This post is from my archives.
I am still reeling from the loss.
He was a father to two children, ages 8 and 12, a brother, a son, and a friend to many.
Thirty years ago, suicide took my aunt and godmother.
These two family members are mere statistics now: two of the 800,000 lives lost globally every year to suicide.
Suicide steals one life every 40 seconds.
By the time you’ve finished reading this, our world will have lost three people — possibly a young father, an only daughter, or a twin brother. Or maybe an older sister, a coworker, or a fiancé.
Keep in mind that suicide takes more lives than traffic accidents, lung disease, and AIDS, and it’s the second leading cause of death among 15- to 29-year-olds. By 2020, depression is expected to be the second most debilitating disease worldwide.
Since I have been fighting intense suicidal thoughts for four months now, I completely understand the desperation behind the decision to end one’s life. As I said in another piece, the urge to take your life can come over you much like the urge to sneeze — it can feel that instinctual, natural, and right. For those of us plagued by such thoughts, staying alive has to become our primary job, sometimes consuming all of our energy. We must keep on delaying our decision 15 minutes at a time, calling friends and hotlines and therapists and doctors, until we reach a place of safety and the pain that is driving our thoughts subsides long enough for a moment of truth to sneak in: that the suffering we feel so intensely will end.
The recent death has reminded me just how life-threatening depression can be.
We tend to put it in the category of “first-world problems” — seeing it as the inability to rise above certain circumstances or embrace the positive or adjust our thinking — and yet, as the statistics point out, it takes just as many lives as so-called “third-world problems.”
We see more than two million children die each year from malaria in Africa, and we can easily label that as legitimate suffering.
Mothers risk their lives to give birth in war-torn Iraq.
Women in Darfur risk rape for their freedom.
But a guy who lives in the land of the free, with a house and a job and an iPhone who can’t break free of debilitating thoughts?
Depression Is a Real Disease
Interestingly enough, 100 years ago, tuberculosis was perceived in much the same way as depression is today. It was an illness that “signified refinement” or contained a “measure of erotic appeal,” according to bestselling author Peter Kramer, MD, clinical professor emeritus of psychiatry and human behavior at Brown University in Providence, Rhode Island. But that diminished as science helped identify the origins of the illness and as treatment became possible and then routine. In his New York Times essay “There’s Nothing Deep About Depression,” adapted from his book Against Depression, Dr. Kramer writes:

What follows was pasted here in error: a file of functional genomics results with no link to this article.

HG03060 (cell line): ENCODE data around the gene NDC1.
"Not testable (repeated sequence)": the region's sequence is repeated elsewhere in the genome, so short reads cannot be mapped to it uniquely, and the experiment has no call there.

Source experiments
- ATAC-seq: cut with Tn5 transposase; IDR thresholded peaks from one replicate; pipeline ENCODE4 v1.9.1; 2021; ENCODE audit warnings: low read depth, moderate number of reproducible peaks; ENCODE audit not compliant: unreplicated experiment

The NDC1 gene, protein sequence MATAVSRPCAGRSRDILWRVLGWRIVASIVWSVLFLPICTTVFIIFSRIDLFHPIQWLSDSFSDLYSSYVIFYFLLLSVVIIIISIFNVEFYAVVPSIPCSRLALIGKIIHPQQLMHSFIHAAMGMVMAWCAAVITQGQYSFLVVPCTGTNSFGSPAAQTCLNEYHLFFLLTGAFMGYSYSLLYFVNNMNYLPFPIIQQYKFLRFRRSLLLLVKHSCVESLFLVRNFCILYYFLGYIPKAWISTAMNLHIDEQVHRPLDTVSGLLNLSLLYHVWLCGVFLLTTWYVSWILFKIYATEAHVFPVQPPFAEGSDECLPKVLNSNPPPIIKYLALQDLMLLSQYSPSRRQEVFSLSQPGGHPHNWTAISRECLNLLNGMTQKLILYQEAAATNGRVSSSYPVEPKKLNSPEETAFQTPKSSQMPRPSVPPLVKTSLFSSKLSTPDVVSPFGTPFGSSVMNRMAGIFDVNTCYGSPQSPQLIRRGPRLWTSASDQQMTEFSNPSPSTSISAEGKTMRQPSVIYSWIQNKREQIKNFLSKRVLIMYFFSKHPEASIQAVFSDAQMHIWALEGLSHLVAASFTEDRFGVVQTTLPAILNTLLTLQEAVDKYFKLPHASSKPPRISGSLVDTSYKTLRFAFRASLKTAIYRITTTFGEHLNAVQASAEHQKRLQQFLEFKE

Depression is not a perspective. It is a disease. Resisting that claim, we may ask: Seeing cruelty, suffering, and death — shouldn’t a person be depressed? There are circumstances, like the Holocaust, in which depression might seem justified for every victim or observer. Awareness of the ubiquity of horror is the modern condition, our condition.
He explains that the great Italian writer Primo Levi was not depressed during his months at Auschwitz, but years later, Levi took his own life when he could no longer bear the pain of depression. Says Kramer:
I have treated a handful of patients who survived horrors arising from war or political repression. They came to depression years after enduring extreme privation. Typically, such a person will say, “I don’t understand it. I went through — ” and here he will name one of the shameful events of our time. “I lived through that, and in all those months, I never felt this.’’ This refers to the relentless bleakness of depression, the self as hollow shell. To see the worst things a person can see is one experience; to suffer mood disorder is another. It is depression — and not resistance to it or recovery from it — that diminishes the self.
Depression is real.
It is as real as malaria and war. It is real enough to steal the lives of 800,000 people a year.
But there is plenty of hope.
I read this paragraph of hope from William Styron’s book Darkness Visible over and over again when I’ve hit a debilitating episode of depression and am back fighting for my life:
If depression had no termination, then suicide would, indeed, be the only remedy. But one need not sound the false or inspirational note to stress the truth that depression is not the soul’s annihilation; men and women who have recovered from the disease — and they are countless — bear witness to what is probably its only saving grace: It is conquerable.
It is conquerable.
We must believe that.
Join Project Beyond Blue, the new depression community.
Photo credit: Vinson Motas/Getty Images
Published originally on Sanity Break.